Please use this identifier to cite or link to this item:
Full metadata record
DC FieldValueLanguage
dc.contributor.authorTamplin, Jeanette-
dc.contributor.authorBaker, Felicity A-
dc.identifier.citationMusic Therapy Perspectives 2017; online first: 17 Mayen_US
dc.description.abstractThe ability to communicate and make oneself understood is integral to a person’s quality of life. It affects social interaction, educational and vocational opportunities, and ultimately independence and sense of self. Unfortunately, speech production is often impaired as a result of neurological damage (e.g., traumatic brain injury, stroke) or disorders (e.g., Parkinson’s disease). There are many similarities and shared neural mechanisms between speech and singing. For example, both singing and speech utilize rhythm, pitch variation, tempo, dynamics, articulation, and respiratory support. Music therapists manipulate these elements of music when addressing therapeutic goals for people with neurogenic speech disorders. Many clinical protocols to address speech disorders in adults have now been published to guide clinical practice in music therapy. This paper summarizes existing music therapy and singing-based protocols used to address commonly occurring acquired or degenerative speech disorders, namely dysarthria, dysphonia, dysprosody, and apraxia of speech. We examine individual and group therapy protocols used in medical and community settings for people with neurogenic speech disorders caused by traumatic brain injury, stroke, spinal cord injury, and Parkinson’s disease. We highlight the strengths and limitations of these protocols and make recommendations for clinical practice.en_US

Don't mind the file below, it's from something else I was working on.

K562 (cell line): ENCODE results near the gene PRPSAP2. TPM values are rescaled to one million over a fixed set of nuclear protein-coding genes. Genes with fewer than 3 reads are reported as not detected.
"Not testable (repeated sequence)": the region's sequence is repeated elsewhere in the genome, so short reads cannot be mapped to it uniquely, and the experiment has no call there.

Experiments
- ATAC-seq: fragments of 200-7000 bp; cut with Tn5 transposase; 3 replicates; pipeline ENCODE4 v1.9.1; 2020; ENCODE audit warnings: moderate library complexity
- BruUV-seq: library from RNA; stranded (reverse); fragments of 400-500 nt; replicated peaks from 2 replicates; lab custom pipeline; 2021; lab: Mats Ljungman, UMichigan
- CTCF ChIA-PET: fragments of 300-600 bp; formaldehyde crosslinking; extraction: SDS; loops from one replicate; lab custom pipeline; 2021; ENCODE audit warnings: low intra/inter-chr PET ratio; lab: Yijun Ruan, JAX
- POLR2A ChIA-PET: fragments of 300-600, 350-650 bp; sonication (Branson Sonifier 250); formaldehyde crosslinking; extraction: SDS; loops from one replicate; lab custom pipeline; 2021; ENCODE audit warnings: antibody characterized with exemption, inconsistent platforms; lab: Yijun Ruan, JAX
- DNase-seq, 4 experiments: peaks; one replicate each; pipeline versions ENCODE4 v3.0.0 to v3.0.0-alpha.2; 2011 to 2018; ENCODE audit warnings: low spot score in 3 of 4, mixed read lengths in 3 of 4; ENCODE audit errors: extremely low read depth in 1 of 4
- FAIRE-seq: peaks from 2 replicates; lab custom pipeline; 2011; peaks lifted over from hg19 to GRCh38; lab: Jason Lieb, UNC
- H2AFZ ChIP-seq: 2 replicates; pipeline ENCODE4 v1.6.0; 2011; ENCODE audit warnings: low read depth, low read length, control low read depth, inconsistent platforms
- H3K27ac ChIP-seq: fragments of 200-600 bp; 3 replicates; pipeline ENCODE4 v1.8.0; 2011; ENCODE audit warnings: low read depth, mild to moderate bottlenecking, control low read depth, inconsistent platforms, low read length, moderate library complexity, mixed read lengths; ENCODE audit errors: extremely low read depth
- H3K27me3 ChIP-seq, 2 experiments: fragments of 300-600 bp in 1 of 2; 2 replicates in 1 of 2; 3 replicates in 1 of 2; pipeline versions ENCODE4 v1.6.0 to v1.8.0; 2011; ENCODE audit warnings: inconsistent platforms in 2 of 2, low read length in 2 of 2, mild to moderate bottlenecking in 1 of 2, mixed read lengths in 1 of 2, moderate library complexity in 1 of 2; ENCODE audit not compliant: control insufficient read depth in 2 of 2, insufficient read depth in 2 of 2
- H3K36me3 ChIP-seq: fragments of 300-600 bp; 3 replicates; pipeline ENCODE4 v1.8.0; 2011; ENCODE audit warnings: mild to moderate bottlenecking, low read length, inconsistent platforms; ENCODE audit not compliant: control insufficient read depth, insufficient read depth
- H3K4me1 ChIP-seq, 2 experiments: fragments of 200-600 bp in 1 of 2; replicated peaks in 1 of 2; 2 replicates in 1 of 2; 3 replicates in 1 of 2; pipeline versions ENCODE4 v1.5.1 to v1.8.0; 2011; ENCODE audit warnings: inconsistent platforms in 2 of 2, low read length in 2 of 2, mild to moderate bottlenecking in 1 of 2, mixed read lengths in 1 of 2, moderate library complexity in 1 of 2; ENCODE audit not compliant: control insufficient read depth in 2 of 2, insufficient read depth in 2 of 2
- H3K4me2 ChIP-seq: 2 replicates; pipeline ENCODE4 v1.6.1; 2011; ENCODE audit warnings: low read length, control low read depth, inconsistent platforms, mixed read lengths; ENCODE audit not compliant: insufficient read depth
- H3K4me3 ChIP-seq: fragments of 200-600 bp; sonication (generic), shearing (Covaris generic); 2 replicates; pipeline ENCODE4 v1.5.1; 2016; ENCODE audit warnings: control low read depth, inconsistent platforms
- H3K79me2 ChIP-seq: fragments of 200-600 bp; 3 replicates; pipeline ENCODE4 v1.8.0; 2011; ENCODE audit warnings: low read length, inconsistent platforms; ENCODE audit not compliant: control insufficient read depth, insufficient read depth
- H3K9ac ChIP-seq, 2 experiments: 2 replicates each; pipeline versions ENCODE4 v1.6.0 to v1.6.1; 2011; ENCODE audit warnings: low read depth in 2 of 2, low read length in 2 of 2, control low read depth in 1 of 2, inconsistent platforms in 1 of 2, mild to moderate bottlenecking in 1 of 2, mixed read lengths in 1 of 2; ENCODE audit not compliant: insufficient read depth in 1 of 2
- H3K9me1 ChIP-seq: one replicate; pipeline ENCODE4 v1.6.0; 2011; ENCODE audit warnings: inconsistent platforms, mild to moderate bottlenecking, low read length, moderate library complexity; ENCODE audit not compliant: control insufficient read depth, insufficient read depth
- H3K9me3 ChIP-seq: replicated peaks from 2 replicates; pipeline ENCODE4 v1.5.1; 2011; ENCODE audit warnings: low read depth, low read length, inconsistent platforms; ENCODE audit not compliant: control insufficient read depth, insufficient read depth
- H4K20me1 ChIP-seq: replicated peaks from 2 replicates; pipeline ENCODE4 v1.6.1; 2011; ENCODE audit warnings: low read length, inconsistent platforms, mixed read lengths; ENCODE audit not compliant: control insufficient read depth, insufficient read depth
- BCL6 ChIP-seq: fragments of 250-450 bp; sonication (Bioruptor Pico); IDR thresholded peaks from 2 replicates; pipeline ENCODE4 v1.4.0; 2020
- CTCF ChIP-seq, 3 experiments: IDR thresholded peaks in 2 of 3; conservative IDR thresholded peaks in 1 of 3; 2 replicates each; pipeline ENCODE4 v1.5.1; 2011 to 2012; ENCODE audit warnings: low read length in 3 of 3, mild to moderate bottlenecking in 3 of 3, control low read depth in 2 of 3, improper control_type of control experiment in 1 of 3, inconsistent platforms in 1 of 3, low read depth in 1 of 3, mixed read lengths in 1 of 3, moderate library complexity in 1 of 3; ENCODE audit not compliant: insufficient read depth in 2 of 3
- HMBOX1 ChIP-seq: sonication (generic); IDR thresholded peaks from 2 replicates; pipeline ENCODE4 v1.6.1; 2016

dc.subjectMusic therapyen_US
dc.subjectSpeech disorderen_US
dc.titleTherapeutic singing protocols for addressing acquired and degenerative speech disorders in adultsen_US
dc.typeJournal Articleen_US
dc.identifier.journaltitleMusic Therapy Perspectivesen_US
dc.identifier.affiliationAustin Health, Heidelberg, Victoria, Australiaen_US
dc.identifier.affiliationUniversity of Melbourne, Victoria, Australiaen_US
dc.type.austinJournal Articleen_US
item.fulltextNo Fulltext-
item.openairetypeJournal Article- for Breathing and Sleep-
Appears in Collections:Journal articles
Show simple item record

Google ScholarTM


Items in AHRO are protected by copyright, with all rights reserved, unless otherwise indicated.